Alex Martinez enjoys a snowy cabin stay at Caldera where she is working on mixed-media paintings featuring acrylics, embroidery, and beading. photo by TL Brown
Alex Martinez enjoys a snowy cabin stay at Caldera where she is working on mixed-media paintings featuring acrylics, embroidery, and beading. photo by TL Brown
March artist residencies at Caldera were hampered by late-season snowfall. Still, seven artists made it to Central Oregon for their residencies. Working in film, literature, photography, and other media, they will share artwork, readings, and conversation during Open Studios this Saturday.

Back home in Oakland, California, Alex Martinez fits her studio practice around her teaching schedule. At Caldera, she can work all day.

“After breakfast in my cabin, I set out for Campbell Studio where I work ‘til sunset, stopping for lunch and dancing breaks,” she told The Nugget.

“It’s hard to describe the quiet and soft that is Caldera,” Martinez said. “The remote location, isolation, artist community and full autonomy is my ideal balance for delving into and catalyzing new work.”

She describes herself as a “first-generation queer Xicana, raised among nopales, strawberries, and canneries in Watsonville, California.” After studying fine arts at San Francisco State University, where she focused on printmaking and painting, she began working toward “inclusive arts education.”

Martinez became a teacher, focusing on students with moderate to severe disabilities. “I am dedicated to exalting people of color,” she wrote in her bio, “and the LGBTQI artists community through multi-disciplinary learning, collaboration, and education.”

At AiR Open Studios, Martinez plans to show a new series of mixed-media paintings begun during her time in Sisters Country. “Pop culture references, family portraiture and childhood ephemera are layered in bright acrylics, linocut stamping, embroidery and beading,” she said.

Also sharing work at Open Studios is writer Emily X.R. Pan, author of “The Astonishing Color of After.” Born in the Midwest to immigrant parents from Taiwan, she now lives in Brooklyn. She is a co-creator of “Foreshadow: A Serial YA Anthology” and the founding editor in chief of Bodega magazine.

Another Brooklyn-based resident is visual artist Carolyn Monastra, whose work focuses on climate change.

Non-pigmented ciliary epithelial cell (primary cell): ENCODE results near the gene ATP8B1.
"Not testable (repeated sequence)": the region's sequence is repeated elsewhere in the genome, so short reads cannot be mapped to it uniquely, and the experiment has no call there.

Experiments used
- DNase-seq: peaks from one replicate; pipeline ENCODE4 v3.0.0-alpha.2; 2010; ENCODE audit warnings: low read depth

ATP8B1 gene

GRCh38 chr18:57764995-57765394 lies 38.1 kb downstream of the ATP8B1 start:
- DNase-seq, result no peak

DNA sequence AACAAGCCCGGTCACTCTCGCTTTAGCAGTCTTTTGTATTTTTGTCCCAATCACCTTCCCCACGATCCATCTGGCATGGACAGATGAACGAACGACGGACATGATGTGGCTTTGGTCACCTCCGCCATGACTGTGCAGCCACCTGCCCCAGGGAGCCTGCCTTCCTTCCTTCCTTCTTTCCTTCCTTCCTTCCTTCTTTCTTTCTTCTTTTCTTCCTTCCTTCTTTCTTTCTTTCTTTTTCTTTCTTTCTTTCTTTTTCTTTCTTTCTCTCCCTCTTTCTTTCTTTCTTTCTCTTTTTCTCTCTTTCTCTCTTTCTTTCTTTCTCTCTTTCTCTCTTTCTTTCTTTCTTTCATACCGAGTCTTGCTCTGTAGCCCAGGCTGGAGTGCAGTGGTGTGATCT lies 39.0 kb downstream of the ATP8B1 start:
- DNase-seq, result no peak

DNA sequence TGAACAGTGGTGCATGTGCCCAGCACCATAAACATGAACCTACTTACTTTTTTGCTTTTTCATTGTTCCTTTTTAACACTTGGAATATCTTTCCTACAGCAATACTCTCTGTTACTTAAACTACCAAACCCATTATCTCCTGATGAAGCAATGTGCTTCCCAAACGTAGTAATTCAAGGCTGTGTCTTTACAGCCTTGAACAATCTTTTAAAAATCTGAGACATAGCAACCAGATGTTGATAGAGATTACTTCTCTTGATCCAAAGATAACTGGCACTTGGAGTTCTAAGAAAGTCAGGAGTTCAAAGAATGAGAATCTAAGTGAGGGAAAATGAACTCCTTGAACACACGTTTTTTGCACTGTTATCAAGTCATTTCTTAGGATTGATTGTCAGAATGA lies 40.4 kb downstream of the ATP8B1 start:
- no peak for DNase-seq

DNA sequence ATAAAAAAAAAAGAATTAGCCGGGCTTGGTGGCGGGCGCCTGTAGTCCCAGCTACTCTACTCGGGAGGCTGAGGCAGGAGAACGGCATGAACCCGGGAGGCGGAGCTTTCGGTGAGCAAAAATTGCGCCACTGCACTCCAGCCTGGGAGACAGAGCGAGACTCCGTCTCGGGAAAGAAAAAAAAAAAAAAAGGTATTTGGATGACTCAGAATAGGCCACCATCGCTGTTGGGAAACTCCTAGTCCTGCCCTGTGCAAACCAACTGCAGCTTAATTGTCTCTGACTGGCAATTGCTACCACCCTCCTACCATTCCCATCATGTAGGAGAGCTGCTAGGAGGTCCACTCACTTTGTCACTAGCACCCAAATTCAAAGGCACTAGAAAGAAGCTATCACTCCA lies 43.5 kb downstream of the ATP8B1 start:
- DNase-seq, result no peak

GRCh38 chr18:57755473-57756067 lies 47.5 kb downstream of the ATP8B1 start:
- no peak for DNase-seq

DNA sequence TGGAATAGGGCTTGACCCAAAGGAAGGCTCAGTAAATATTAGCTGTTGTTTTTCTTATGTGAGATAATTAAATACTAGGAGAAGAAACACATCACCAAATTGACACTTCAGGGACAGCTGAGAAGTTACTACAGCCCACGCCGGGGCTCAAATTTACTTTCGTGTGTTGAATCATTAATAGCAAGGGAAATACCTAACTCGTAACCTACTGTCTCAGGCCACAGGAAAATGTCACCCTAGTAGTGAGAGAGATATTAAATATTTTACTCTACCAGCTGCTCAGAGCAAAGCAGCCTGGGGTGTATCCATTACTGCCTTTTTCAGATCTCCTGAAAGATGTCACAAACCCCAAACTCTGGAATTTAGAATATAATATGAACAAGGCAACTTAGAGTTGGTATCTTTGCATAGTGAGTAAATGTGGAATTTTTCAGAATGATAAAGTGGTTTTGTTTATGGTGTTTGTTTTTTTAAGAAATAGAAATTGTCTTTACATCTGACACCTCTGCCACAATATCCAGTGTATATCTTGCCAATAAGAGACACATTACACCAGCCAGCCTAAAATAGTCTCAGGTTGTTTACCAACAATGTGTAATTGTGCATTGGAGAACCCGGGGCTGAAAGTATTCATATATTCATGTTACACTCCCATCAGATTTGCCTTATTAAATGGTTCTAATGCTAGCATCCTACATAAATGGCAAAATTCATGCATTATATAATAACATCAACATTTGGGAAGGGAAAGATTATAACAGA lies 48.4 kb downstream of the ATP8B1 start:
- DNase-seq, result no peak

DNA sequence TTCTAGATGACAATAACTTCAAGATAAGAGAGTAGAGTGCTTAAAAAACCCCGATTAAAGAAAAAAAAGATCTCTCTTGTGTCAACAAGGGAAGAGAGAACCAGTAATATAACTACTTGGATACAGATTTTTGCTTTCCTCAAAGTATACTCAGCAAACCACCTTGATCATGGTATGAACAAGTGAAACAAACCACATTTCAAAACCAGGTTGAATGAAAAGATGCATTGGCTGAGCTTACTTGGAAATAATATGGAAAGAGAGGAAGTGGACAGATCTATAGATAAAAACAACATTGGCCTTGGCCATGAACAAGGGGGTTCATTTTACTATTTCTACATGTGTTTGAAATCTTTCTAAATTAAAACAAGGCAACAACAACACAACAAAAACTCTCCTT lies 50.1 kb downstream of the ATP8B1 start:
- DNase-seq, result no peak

Seattle-based Kemi Adeyemi teaches gender, women, and sexuality studies at the University of Washington. Her book manuscript, “Making New Grounds: Black Queer Women’s Geographies of Neoliberalism,” and co-edited volume, “Queer Nightlife,” are in development.

Adeyemi wrote exhibition catalog essays for “black is a color” (Los Angeles), “Endless Flight” (Chicago), and “Impractical Weaving Suggestions” (Madison, WI). She co-curated “unstable objects” at The Alice in Seattle, and will curate a show on black texture at Ditch Projects in Eugene this year.

Julie Hammond lives in Vancouver, B.C. She describes her art as “working across performance, pedagogy, and intervention.” Encompassing theatre and public projects, her practice “activates spaces with the performative and investigates the relationship between performance and audience, spectator and place, site and story.”

Hammond’s work appears onstage, in print, and in the streets. It is supported by Vancouver New Music, On the Boards, and the Oregon Arts Commission, among others.

From Saratoga, California comes Alisa Yang, an interdisciplinary artist and filmmaker whose practice is rooted in collage across mediums. Yang explores themes of language, cultural identity, memory, and sexualities of diasporas.

Yang’s recent film “Please Come Again” won the Los Angeles Asian Pacific Film Festival Golden Reel Award for Short Documentary. Her film “Sleeping with the Devil” took the Ann Arbor Film Festival’s Best Regional Filmmaker Award.

Another artist and filmmaker, Miami-based Analise Cleopatra, joins Caldera from Portland, where she is currently working. Cleopatra describes her work as centering around “matriarchs, water and foliage,” celebrating “our connection to ancestry through trees and nature.”

Cleopatra co-curated the Portland Black Film Festival and was a featured artist in “Primary,” a Culture Series exhibition at the headquarters of creative agency Wieden+Kennedy in Portland.

Agency co-founder Dan Wieden is also the founder of Caldera. It began in 1996 as a youth camp in the woods, offering arts education and nature immersion to kids who lacked access to such opportunities.

Now Caldera encompasses summer youth camp, off-season AiR program, and a host of other youth programs reaching across a wide span of ages and demographics. Middle school students in Sisters and teens from Bend and Redmond are among those served.

AiR Open Studios is free to all, and takes place Saturday, March 23 from 12:30 to 3:30 p.m. Snacks and coffee will be on-hand. Presentations begin at 1 p.m.

Caldera is located at 31500 Blue Lake Dr. Drive 16 miles west of Sisters on Highway 20, turn down SW Suttle Lake Loop and drive two miles to Caldera’s gate. Then follow signs to the Hearth Building.

Additional information is available at calderaarts.org. This will be the final AiR Open Studios of the 2019 winter season.